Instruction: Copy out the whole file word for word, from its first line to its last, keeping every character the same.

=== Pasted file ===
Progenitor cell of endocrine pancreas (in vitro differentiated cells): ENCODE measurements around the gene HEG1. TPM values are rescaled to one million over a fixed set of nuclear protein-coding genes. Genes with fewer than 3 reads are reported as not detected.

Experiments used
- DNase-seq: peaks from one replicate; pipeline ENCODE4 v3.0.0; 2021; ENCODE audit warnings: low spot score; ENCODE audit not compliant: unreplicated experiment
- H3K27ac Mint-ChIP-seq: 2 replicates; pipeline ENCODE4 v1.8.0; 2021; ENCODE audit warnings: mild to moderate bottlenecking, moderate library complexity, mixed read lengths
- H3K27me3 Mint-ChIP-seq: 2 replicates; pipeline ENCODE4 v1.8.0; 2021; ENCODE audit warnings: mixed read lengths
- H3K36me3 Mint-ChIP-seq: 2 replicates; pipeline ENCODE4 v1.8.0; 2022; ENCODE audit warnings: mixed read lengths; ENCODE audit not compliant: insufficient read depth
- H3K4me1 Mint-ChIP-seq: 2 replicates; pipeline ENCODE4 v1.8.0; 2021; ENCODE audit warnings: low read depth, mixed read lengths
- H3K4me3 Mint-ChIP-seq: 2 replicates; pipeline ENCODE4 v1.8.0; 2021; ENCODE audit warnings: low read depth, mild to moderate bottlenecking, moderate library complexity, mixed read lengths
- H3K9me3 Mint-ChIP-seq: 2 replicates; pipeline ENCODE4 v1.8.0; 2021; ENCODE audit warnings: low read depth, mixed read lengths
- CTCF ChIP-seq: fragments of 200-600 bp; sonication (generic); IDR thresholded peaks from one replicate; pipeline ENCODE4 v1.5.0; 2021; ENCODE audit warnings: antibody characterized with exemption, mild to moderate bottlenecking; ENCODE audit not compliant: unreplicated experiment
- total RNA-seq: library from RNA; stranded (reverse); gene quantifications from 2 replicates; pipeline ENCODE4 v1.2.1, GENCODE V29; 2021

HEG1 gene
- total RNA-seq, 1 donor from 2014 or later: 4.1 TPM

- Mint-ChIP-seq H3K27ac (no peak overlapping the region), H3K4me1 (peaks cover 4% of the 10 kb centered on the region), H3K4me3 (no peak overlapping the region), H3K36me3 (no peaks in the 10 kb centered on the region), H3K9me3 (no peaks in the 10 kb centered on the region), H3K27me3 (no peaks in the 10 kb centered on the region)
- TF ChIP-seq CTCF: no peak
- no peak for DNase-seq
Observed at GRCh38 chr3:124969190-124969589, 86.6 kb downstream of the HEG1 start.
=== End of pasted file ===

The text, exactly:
Progenitor cell of endocrine pancreas (in vitro differentiated cells): ENCODE measurements around the gene HEG1. TPM values are rescaled to one million over a fixed set of nuclear protein-coding genes. Genes with fewer than 3 reads are reported as not detected.

Experiments used
- DNase-seq: peaks from one replicate; pipeline ENCODE4 v3.0.0; 2021; ENCODE audit warnings: low spot score; ENCODE audit not compliant: unreplicated experiment
- H3K27ac Mint-ChIP-seq: 2 replicates; pipeline ENCODE4 v1.8.0; 2021; ENCODE audit warnings: mild to moderate bottlenecking, moderate library complexity, mixed read lengths
- H3K27me3 Mint-ChIP-seq: 2 replicates; pipeline ENCODE4 v1.8.0; 2021; ENCODE audit warnings: mixed read lengths
- H3K36me3 Mint-ChIP-seq: 2 replicates; pipeline ENCODE4 v1.8.0; 2022; ENCODE audit warnings: mixed read lengths; ENCODE audit not compliant: insufficient read depth
- H3K4me1 Mint-ChIP-seq: 2 replicates; pipeline ENCODE4 v1.8.0; 2021; ENCODE audit warnings: low read depth, mixed read lengths
- H3K4me3 Mint-ChIP-seq: 2 replicates; pipeline ENCODE4 v1.8.0; 2021; ENCODE audit warnings: low read depth, mild to moderate bottlenecking, moderate library complexity, mixed read lengths
- H3K9me3 Mint-ChIP-seq: 2 replicates; pipeline ENCODE4 v1.8.0; 2021; ENCODE audit warnings: low read depth, mixed read lengths
- CTCF ChIP-seq: fragments of 200-600 bp; sonication (generic); IDR thresholded peaks from one replicate; pipeline ENCODE4 v1.5.0; 2021; ENCODE audit warnings: antibody characterized with exemption, mild to moderate bottlenecking; ENCODE audit not compliant: unreplicated experiment
- total RNA-seq: library from RNA; stranded (reverse); gene quantifications from 2 replicates; pipeline ENCODE4 v1.2.1, GENCODE V29; 2021

HEG1 gene
- total RNA-seq, 1 donor from 2014 or later: 4.1 TPM

- Mint-ChIP-seq H3K27ac (no peak overlapping the region), H3K4me1 (peaks cover 4% of the 10 kb centered on the region), H3K4me3 (no peak overlapping the region), H3K36me3 (no peaks in the 10 kb centered on the region), H3K9me3 (no peaks in the 10 kb centered on the region), H3K27me3 (no peaks in the 10 kb centered on the region)
- TF ChIP-seq CTCF: no peak
- no peak for DNase-seq
Observed at GRCh38 chr3:124969190-124969589, 86.6 kb downstream of the HEG1 start.